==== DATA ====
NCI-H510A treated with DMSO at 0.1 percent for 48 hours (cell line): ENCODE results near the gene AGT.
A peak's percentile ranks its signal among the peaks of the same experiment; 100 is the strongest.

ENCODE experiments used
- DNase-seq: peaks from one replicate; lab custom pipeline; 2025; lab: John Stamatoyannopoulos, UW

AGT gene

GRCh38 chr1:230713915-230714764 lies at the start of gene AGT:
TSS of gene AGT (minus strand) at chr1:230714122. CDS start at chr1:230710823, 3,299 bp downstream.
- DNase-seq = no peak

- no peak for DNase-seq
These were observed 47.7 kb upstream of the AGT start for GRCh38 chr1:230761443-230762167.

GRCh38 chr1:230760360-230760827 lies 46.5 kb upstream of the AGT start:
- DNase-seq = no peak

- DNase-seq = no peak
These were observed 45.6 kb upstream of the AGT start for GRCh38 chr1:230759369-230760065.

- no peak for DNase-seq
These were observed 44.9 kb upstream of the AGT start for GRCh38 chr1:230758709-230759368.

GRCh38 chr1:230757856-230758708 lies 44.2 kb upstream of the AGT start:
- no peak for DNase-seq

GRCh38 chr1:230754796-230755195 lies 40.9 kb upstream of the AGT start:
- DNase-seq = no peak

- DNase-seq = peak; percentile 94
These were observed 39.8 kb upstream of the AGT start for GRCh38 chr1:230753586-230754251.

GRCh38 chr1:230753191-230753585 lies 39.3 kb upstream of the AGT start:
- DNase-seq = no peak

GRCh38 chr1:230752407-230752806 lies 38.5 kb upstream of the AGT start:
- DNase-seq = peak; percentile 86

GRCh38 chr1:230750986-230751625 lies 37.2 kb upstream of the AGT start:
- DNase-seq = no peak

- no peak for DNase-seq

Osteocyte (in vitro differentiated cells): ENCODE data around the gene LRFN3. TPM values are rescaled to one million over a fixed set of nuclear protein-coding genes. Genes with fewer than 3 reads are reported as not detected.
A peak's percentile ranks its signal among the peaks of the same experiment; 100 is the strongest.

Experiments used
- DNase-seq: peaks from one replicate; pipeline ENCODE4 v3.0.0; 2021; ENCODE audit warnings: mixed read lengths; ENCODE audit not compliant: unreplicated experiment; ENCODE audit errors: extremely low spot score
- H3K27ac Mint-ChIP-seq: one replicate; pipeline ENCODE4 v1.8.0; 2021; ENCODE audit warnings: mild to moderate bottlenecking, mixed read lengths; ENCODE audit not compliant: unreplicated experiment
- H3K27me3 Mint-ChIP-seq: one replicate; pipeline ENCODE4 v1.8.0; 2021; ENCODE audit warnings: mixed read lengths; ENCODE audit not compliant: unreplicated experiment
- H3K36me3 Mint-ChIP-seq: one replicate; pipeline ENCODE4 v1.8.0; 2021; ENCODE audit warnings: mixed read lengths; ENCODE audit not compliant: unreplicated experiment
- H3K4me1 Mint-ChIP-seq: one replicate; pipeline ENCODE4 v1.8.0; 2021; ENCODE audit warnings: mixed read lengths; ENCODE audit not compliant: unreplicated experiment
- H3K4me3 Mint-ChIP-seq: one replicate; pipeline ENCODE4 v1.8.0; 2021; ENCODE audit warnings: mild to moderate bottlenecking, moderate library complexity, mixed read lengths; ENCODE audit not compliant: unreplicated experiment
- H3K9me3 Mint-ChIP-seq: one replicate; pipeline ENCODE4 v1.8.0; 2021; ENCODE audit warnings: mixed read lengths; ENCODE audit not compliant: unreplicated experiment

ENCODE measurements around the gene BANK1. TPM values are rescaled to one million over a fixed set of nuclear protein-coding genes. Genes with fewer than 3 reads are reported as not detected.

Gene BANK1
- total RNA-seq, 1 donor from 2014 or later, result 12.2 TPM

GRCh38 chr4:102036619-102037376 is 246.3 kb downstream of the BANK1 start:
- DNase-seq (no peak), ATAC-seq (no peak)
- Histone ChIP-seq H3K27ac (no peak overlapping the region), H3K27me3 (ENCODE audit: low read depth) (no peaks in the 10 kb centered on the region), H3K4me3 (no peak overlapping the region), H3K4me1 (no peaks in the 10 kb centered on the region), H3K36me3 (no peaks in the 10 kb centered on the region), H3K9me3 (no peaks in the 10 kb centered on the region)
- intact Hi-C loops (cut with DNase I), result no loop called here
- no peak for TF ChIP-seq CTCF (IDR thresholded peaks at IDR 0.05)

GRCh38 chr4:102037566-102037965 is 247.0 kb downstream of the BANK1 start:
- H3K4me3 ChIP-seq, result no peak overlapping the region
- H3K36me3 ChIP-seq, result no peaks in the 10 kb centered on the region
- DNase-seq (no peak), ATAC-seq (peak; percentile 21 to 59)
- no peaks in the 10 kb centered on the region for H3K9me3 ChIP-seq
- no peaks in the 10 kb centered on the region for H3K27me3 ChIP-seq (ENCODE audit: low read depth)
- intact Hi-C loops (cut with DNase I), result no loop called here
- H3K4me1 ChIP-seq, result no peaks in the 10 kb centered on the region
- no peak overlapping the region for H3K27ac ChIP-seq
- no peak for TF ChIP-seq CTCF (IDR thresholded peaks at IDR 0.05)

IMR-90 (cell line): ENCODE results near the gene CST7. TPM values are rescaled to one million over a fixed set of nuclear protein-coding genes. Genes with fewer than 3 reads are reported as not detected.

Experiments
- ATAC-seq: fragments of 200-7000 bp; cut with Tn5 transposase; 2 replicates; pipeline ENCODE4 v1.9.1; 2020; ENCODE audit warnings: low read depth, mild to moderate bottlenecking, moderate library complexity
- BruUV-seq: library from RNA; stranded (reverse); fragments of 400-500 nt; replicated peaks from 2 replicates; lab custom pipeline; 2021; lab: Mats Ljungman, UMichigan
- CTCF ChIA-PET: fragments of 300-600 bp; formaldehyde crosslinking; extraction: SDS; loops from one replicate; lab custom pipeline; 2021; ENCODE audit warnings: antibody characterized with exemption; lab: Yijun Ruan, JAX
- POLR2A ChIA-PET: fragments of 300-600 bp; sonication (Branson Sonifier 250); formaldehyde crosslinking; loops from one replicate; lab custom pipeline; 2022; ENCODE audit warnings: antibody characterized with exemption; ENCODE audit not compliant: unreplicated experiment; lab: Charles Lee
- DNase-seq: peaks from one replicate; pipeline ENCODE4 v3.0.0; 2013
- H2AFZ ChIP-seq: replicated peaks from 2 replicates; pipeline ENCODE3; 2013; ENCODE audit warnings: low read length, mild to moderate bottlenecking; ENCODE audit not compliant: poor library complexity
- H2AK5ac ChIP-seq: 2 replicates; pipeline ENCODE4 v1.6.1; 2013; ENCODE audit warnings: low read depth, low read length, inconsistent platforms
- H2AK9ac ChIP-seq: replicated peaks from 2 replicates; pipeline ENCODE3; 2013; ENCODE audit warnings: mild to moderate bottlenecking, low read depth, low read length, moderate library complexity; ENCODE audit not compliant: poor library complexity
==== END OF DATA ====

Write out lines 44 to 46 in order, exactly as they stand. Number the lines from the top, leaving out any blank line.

- DNase-seq (no peak), ATAC-seq (no peak)
- Histone ChIP-seq H3K27ac (no peak overlapping the region), H3K27me3 (ENCODE audit: low read depth) (no peaks in the 10 kb centered on the region), H3K4me3 (no peak overlapping the region), H3K4me1 (no peaks in the 10 kb centered on the region), H3K36me3 (no peaks in the 10 kb centered on the region), H3K9me3 (no peaks in the 10 kb centered on the region)
- intact Hi-C loops (cut with DNase I), result no loop called here